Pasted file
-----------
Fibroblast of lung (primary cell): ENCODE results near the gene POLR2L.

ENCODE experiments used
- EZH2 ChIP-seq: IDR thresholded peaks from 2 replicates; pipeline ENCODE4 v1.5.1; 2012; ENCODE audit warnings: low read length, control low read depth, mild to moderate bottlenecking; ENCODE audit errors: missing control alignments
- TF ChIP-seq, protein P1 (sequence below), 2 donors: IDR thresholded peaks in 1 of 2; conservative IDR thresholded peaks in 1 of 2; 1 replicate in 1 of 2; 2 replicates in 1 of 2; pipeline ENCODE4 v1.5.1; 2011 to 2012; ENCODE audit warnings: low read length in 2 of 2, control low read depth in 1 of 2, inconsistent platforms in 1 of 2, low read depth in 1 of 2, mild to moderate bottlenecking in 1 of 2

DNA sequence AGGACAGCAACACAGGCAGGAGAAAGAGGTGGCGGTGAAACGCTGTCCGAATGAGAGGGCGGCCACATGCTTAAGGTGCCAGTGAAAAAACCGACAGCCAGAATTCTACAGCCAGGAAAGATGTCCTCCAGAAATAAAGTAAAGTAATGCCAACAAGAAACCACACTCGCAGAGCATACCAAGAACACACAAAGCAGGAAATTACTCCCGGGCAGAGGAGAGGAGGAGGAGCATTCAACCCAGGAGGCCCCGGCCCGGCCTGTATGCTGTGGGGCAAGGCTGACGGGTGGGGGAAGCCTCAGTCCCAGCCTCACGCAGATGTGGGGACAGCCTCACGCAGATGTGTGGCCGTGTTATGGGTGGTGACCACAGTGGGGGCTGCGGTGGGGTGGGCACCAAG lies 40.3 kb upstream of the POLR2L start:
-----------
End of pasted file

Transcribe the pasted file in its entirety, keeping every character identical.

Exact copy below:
Fibroblast of lung (primary cell): ENCODE results near the gene POLR2L.

ENCODE experiments used
- EZH2 ChIP-seq: IDR thresholded peaks from 2 replicates; pipeline ENCODE4 v1.5.1; 2012; ENCODE audit warnings: low read length, control low read depth, mild to moderate bottlenecking; ENCODE audit errors: missing control alignments
- TF ChIP-seq, protein P1 (sequence below), 2 donors: IDR thresholded peaks in 1 of 2; conservative IDR thresholded peaks in 1 of 2; 1 replicate in 1 of 2; 2 replicates in 1 of 2; pipeline ENCODE4 v1.5.1; 2011 to 2012; ENCODE audit warnings: low read length in 2 of 2, control low read depth in 1 of 2, inconsistent platforms in 1 of 2, low read depth in 1 of 2, mild to moderate bottlenecking in 1 of 2

DNA sequence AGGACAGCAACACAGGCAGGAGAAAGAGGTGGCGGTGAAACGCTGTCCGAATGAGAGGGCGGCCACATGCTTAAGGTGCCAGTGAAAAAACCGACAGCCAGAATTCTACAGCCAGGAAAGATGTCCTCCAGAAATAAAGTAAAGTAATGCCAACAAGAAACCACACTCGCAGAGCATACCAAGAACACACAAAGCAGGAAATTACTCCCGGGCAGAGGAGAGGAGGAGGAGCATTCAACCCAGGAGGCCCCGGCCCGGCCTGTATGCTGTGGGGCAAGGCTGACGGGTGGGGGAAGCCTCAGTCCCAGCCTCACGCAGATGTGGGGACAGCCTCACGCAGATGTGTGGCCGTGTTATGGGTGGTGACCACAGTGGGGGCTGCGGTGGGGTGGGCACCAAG lies 40.3 kb upstream of the POLR2L start: